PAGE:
SETBACK: Singapore SC junks Singh Brothers plea against Rs 3500 crore arbitral award in Daiichi Case
New Delhi: In a major setback to Singh Brothers, the Singapore Court of Appeals on May 28 junked the petition filed by the former Ranbaxy promoters, challenging the order of the Singapore High Court which had earlier denied to set aside the arbitration award in favour of Japanese drug firm Daiichi Sankyo Inc.
Confirmation to this development was given by Anand Pathak, Managing Partner P&A Law Offices, representing Japanese pharma firm Daiichi Sankyo, who stated: "The Singapore Supreme Court has dismissed the appeal."
"We have been trying to enforce the award and we will continue in a very focussed way to enforce the award, now that there is a finality to the appeal, " he added.
With interests and everything, the total amount is in excess of Rs 3,500 crore, Pathak told PTI.
Daichii Sankyo, which had acquired majority control of erstwhile Ranbaxy from the Singh brothers in 2008 for around Rs 19,800 crore, began arbitration proceedings in Singapore in 2012 against the brothers alleging misrepresentation and concealment of material facts during the takeover.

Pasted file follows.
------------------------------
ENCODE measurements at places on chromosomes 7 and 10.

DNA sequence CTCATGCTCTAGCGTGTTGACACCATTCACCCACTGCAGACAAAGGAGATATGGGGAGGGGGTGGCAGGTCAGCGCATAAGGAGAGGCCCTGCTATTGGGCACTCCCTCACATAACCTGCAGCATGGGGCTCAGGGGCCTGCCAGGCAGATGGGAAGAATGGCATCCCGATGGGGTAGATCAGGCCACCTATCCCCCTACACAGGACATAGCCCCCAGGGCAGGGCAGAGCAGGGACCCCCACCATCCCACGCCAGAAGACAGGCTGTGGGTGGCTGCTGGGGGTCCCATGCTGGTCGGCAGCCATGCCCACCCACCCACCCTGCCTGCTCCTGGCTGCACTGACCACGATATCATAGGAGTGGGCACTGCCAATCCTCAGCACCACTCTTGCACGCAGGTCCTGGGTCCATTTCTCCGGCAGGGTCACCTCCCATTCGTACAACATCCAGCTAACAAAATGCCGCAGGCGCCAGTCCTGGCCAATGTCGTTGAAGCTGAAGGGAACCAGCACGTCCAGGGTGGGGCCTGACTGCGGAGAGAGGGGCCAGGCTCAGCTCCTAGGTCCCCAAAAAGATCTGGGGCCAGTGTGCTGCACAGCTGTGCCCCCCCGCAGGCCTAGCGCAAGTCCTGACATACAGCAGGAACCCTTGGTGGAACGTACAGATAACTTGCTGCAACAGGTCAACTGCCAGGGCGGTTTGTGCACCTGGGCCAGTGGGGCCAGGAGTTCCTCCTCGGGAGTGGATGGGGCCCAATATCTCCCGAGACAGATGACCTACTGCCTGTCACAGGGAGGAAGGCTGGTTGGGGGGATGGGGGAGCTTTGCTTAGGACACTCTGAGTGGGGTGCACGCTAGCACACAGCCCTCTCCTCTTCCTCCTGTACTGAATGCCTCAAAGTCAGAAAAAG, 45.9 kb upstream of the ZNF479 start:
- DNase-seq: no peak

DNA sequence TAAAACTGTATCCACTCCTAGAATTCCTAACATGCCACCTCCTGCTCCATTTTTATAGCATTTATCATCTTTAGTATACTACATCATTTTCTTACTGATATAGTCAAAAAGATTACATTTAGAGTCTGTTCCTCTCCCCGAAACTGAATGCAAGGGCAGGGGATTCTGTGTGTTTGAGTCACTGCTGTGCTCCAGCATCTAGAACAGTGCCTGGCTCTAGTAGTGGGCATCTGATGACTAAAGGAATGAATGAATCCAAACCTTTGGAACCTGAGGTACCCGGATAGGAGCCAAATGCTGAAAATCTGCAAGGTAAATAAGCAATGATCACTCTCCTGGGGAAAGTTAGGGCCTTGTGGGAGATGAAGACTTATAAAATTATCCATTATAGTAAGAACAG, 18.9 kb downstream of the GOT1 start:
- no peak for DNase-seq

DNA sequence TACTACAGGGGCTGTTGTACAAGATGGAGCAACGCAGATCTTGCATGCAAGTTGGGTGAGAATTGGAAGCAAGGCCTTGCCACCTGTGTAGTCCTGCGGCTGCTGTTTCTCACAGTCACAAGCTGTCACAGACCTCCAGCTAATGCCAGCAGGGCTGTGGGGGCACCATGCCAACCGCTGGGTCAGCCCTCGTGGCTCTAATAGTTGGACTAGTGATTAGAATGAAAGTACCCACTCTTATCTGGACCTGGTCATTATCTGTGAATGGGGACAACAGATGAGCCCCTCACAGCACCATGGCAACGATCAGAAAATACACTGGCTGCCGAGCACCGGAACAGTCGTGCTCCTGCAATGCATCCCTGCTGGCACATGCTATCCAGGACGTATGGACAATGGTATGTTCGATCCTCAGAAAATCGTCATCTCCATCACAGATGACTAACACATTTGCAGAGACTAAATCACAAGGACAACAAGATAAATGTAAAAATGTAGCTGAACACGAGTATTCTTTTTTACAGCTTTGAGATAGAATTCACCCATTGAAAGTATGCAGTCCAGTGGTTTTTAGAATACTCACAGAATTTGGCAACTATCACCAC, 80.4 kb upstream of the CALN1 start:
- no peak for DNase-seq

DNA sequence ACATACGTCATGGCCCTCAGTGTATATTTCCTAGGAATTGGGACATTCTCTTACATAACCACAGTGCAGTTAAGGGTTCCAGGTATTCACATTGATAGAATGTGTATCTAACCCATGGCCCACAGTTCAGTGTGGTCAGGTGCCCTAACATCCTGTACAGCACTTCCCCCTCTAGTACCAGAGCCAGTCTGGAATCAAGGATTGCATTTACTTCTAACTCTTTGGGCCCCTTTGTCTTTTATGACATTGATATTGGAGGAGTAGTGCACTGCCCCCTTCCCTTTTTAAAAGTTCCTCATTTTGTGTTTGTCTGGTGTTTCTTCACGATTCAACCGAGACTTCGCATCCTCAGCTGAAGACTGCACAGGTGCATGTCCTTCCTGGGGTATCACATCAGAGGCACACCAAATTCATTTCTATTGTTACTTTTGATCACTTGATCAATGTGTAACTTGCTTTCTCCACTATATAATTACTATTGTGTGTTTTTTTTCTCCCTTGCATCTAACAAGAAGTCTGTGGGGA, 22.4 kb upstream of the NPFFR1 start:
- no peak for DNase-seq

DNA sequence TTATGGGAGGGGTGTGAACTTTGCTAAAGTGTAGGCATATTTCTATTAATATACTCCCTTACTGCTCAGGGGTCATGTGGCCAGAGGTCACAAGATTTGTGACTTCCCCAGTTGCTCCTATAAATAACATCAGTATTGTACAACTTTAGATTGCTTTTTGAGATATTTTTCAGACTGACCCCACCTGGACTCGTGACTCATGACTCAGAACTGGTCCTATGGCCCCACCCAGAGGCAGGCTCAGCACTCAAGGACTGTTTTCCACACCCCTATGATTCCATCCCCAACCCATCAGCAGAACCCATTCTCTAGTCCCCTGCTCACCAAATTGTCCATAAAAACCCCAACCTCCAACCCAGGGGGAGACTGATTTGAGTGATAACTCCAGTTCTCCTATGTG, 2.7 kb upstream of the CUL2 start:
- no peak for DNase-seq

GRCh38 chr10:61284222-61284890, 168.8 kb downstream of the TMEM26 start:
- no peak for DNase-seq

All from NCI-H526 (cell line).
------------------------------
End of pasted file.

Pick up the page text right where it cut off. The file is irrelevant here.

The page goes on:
A Singapore tribunal had in April 2016 passed the award in Daiichi's favour holding that the brothers had concealed information that their company was facing a probe by the US Food and Drug Administration and the Department of Justice while selling its shares.
The high court on January 31 had upheld the international arbitral award passed in the favour of Daiichi and paved the way for enforcement of the 2016 tribunal award against the brothers who had sold their shares in Ranbaxy to Daiichi in 2008 for Rs 9,576.1 crore. Sun Pharmaceuticals Ltd had later acquired the company from Daiichi.
Daiichi had moved the high court here seeking direction to the brothers to take steps towards paying its Rs 3,500 crore arbitration award, including depositing the amount. It had also urged the court to attach their assets, which may be used to recover the award.
Daiichi had approached the Delhi high court to collect the dues in May 2016, but the Singh brothers had argued in the Delhi High Court that the arbitral award was not enforceable under the Indian law and separately challenged the award in the Court of Appeal of Singapore.
Subsequently, Daichii commenced simultaneous proceedings for leave to enforce the award as a court judgment in the Delhi High Court and Singapore High Court, where it received favourable judgements.
The order of the Singapore High Court was challenged in the Supreme Court by the Singh brothers.